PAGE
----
Tuesday, August 31, 2010

Technique Tip of the Month: Fake It Till You Make It?

If you're a new to voice overs, this may not have happened to you yet. But it will!

At some point, you may get called in to read a script by a repeat client who you
think you know. You will walk in anticipating a script on a familiar subject matter only to be blown away by a left field commercial -- one that might not jive with your personal views.

What do you do when you're asked to voice a part you aren't comfortable reading for moral reasons?

Knowing how to handle the voice jobs you don't feel good about reading will help you deliver the goods. Handling the situation gracefully will prevent you from burning bridges, and your clients will respect your professionalism in the long run.

Take it from Mel Allen, who was once hired by a company to voice a "feel good" piece about their commitment to the environment. He says:

"
I knew they had recently been fined by the EPA for illegal dumping, and I was handed the script in the studio. It was a two-minute narration piece that I wasn't comfortable reading, but I didn't feel like I could back out. At that point, I had to weigh which was more important -- my word that I would do the job (even though I hadn't seen the script beforehand) or my moral disagreement with the piece."

What did he do? "
I completed the project for them, but after I completed the project I informed the producer that I wouldn't be comfortable doing a piece like that in the future."

The producer admitted they were not comfortable with the script either, and they respected his honesty. Because of the way he handled the situation, Mel actually got
more work from them in the future -- work he felt comfortable voicing, that is.

Furthermore, Mel says, "
I learned from this experience, and since then I have never given full commitment to a project without seeing the script first."

If you have this similar experience, try getting into character first. Become the person who would voice this script with conviction, even if it's hard. There are hundreds of voice talent who will never become voice
actors. Figuring out which describes you will only come in time.

Thursday, August 26, 2010

Marketing Tip of the Month: Optimize Your Sick Days!

For voice actors, getting sick is a particular inconvenience. Working freelance has many perks, but paid sick leave sure isn't one of them!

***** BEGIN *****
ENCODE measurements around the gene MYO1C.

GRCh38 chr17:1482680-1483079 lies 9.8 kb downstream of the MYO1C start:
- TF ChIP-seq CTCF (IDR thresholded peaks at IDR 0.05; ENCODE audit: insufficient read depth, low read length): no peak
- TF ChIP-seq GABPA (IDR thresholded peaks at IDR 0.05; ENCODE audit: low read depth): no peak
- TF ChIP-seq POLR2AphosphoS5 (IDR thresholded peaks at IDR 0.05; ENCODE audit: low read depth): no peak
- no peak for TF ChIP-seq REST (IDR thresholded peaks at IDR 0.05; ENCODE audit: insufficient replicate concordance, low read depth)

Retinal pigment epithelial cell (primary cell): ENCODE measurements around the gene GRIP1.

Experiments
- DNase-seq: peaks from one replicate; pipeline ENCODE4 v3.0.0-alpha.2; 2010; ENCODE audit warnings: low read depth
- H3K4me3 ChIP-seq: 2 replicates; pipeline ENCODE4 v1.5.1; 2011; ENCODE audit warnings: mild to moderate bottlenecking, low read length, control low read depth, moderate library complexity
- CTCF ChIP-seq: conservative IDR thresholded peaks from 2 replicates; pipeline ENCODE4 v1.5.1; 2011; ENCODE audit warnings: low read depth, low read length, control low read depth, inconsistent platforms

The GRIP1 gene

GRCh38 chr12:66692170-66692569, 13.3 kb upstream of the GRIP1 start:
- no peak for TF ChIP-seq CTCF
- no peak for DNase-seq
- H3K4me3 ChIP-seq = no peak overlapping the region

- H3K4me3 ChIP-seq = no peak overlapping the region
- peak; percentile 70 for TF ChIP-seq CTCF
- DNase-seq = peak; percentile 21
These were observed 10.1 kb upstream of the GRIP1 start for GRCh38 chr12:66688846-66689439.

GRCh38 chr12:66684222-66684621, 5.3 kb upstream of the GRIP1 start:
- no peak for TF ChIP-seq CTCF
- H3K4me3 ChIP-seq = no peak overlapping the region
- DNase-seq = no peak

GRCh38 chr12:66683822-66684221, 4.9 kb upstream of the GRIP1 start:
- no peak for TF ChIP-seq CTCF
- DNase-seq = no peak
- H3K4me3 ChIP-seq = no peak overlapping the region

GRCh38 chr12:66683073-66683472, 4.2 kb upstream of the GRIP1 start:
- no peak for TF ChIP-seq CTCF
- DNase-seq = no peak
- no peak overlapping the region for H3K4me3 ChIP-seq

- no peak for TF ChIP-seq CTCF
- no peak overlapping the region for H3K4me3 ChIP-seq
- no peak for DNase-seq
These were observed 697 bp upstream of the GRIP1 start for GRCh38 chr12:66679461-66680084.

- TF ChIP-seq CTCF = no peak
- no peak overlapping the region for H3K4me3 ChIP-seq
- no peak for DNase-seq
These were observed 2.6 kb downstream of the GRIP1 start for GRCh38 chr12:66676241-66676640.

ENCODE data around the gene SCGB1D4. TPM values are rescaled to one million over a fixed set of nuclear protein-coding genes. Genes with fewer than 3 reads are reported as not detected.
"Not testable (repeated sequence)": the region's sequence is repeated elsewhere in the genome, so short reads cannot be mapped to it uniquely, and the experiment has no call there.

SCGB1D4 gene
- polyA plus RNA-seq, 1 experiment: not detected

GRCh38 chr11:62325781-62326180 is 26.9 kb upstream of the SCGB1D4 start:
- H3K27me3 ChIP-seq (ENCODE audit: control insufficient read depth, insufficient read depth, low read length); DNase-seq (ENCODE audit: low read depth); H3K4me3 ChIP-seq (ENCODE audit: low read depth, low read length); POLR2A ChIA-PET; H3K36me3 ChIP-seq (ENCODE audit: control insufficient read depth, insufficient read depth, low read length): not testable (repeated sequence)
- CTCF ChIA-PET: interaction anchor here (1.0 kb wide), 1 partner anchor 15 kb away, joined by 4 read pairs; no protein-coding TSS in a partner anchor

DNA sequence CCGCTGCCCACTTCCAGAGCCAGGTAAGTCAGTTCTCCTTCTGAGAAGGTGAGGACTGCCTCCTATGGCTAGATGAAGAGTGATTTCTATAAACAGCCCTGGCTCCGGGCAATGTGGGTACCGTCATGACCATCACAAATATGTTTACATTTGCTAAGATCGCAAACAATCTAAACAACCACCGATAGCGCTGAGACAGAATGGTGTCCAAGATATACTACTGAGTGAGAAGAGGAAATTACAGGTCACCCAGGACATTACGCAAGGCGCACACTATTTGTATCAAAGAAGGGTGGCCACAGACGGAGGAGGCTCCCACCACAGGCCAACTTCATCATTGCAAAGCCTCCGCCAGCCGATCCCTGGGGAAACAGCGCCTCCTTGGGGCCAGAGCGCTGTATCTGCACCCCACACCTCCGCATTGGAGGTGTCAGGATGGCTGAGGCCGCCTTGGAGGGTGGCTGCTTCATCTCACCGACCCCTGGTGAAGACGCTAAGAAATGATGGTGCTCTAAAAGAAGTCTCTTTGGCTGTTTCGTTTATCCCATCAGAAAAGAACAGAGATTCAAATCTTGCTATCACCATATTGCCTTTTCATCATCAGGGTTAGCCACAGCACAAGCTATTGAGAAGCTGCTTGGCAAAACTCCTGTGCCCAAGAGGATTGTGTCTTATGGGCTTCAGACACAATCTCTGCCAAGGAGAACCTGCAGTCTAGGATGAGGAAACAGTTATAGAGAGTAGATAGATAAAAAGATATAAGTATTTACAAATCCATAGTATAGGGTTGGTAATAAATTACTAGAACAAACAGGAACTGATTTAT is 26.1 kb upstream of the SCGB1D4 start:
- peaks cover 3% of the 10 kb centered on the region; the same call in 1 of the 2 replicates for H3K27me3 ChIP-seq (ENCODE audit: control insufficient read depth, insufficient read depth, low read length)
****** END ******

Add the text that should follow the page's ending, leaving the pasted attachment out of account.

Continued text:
As tempting as it is to work through your flu-like symptoms, complete a big project for that important client, and tell yourself that you can edit out the stuffy nose sound in post -- your efforts are better spent on other areas of your voice over business!

Let's get that first part out of the way. If -- no,
when you get sick, do yourself a favor and simply let your clients know that you are unable to complete the project by the agreed upon deadline. Giving your clients as much notice as possible will let them decide whether to hire someone else for the voice job or extend the deadline. Sure, it's a bummer to pass up a gig, but you should never send your clients less than your best.

Don't despair! Sick days needn't be wasted on your couch when there are so many creative things to do in your studio. Suggestions from our Facebook page:
  • Mix and match existing files.
  • Re-record famous opening narrations for TV shows (i.e., "Space ... the final frontier ... ")
  • Record a newscast for a fictional TV station.
  • Write zany voice overs for real or fake products.
  • Marketing!
It's nearly impossible to stay on top of all the trends in the voice over industry. Use your sick time to catch up on social media posts/tweets/blogs/comments, make sure your website is up-to-date with a list of project you are most proud of, work on your newsletters, check out new products for your studio (even if you can't afford them!), and check out what your fellow voice talent are up to.

Even if your vocal abilities are temporarily impaired, your ability to organize isn't! Clean out old files, tidy your in-box, and balance your work account.

If you're really under the weather, then surrendering to your jammies and daytime TV for a day or two won't hurt you either.

Other recommendations? How do you voice actors make the most of a sick day?

Wednesday, August 18, 2010

Advice Worth Not Following



When you do a basic internet search for training techniques for
voice overs, you will find a slew of recommendations to deepen your voice, raise your voice, sustain your voice, or change the character of your voice altogether. If you are new to voice acting, it's natural to follow the advice of the voiceover sages who have made it big in the industry.


While the pros have great pearls of wisdom to bestow on us all, don't forsake your common sense to enhance your voice and your career! Not all advice out there is worth following, and many pieces of advice can actually hurt you.

Although I can't give you a complete list of advice that's safe to follow, I can give you some pointers of what not to do:

  • Drink whiskey and smoke. Duh, right? Maybe not. DJs used to be [and probably still are in many places] advised to drink and smoke on the job to give their voices resonance. The effects of smoking and drinking help them gain resonance, but they lose their range of pitch at the same time. What most people don't know is that this process happens naturally as you get older. Meaning, the person who drinks and smokes frequently loses the "young sound" so that they get the "old sound" when they're young, and when they are older they have no sound.